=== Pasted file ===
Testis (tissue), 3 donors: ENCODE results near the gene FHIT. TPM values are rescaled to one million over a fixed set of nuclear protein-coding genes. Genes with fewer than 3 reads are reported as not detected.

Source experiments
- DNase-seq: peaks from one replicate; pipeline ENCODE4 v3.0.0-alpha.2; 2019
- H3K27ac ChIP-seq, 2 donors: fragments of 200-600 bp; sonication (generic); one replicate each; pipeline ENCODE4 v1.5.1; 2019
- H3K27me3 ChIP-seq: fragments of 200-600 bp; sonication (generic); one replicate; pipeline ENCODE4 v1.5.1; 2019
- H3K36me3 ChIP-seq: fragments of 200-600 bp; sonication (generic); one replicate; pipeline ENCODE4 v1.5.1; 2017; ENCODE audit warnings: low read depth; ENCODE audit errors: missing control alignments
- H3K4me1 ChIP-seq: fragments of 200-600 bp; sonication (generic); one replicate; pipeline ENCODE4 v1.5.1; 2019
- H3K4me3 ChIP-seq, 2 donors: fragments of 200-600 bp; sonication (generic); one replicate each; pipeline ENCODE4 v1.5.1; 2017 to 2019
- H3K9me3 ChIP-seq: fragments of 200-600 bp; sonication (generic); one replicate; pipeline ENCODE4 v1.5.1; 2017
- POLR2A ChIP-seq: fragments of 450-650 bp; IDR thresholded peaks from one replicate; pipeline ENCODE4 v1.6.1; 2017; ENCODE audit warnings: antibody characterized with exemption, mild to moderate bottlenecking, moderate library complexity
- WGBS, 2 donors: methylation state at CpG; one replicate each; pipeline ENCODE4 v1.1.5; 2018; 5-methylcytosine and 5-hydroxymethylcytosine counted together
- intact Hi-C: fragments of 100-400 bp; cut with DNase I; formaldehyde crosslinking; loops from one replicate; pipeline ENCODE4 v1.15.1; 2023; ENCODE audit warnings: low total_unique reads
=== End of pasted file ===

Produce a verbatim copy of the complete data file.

Testis (tissue), 3 donors: ENCODE results near the gene FHIT. TPM values are rescaled to one million over a fixed set of nuclear protein-coding genes. Genes with fewer than 3 reads are reported as not detected.

Source experiments
- DNase-seq: peaks from one replicate; pipeline ENCODE4 v3.0.0-alpha.2; 2019
- H3K27ac ChIP-seq, 2 donors: fragments of 200-600 bp; sonication (generic); one replicate each; pipeline ENCODE4 v1.5.1; 2019
- H3K27me3 ChIP-seq: fragments of 200-600 bp; sonication (generic); one replicate; pipeline ENCODE4 v1.5.1; 2019
- H3K36me3 ChIP-seq: fragments of 200-600 bp; sonication (generic); one replicate; pipeline ENCODE4 v1.5.1; 2017; ENCODE audit warnings: low read depth; ENCODE audit errors: missing control alignments
- H3K4me1 ChIP-seq: fragments of 200-600 bp; sonication (generic); one replicate; pipeline ENCODE4 v1.5.1; 2019
- H3K4me3 ChIP-seq, 2 donors: fragments of 200-600 bp; sonication (generic); one replicate each; pipeline ENCODE4 v1.5.1; 2017 to 2019
- H3K9me3 ChIP-seq: fragments of 200-600 bp; sonication (generic); one replicate; pipeline ENCODE4 v1.5.1; 2017
- POLR2A ChIP-seq: fragments of 450-650 bp; IDR thresholded peaks from one replicate; pipeline ENCODE4 v1.6.1; 2017; ENCODE audit warnings: antibody characterized with exemption, mild to moderate bottlenecking, moderate library complexity
- WGBS, 2 donors: methylation state at CpG; one replicate each; pipeline ENCODE4 v1.1.5; 2018; 5-methylcytosine and 5-hydroxymethylcytosine counted together
- intact Hi-C: fragments of 100-400 bp; cut with DNase I; formaldehyde crosslinking; loops from one replicate; pipeline ENCODE4 v1.15.1; 2023; ENCODE audit warnings: low total_unique reads